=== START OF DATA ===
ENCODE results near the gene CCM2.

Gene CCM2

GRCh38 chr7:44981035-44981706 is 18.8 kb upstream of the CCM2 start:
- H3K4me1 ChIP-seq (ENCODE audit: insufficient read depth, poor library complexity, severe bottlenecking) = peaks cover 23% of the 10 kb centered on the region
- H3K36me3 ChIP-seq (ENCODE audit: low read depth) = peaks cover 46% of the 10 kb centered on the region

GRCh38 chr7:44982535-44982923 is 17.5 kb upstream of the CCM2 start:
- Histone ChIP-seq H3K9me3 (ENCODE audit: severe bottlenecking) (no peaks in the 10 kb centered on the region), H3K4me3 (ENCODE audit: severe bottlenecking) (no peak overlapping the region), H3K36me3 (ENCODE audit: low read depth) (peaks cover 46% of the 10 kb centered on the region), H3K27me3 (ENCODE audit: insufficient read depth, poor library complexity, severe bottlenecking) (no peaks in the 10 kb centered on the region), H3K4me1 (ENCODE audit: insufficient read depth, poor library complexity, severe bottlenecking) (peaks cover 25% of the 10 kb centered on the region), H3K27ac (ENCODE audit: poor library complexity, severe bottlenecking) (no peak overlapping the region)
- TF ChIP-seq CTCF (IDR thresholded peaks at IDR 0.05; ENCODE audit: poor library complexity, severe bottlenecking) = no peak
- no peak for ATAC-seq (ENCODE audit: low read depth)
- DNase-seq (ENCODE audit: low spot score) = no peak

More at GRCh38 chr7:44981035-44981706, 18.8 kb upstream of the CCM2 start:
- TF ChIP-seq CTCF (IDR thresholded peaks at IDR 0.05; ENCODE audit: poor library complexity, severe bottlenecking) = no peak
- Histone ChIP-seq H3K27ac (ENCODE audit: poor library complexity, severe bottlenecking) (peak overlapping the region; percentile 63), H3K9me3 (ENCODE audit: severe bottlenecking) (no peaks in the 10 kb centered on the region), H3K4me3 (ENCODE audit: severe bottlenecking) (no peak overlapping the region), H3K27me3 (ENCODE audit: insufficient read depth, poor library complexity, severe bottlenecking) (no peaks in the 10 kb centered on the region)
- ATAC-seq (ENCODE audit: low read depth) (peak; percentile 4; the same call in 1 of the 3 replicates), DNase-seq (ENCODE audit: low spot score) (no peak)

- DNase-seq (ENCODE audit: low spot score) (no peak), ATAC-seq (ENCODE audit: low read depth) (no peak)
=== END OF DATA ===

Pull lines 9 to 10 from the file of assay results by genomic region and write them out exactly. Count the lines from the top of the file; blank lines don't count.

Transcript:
- no peak for ATAC-seq (ENCODE audit: low read depth)
- DNase-seq (ENCODE audit: low spot score) = no peak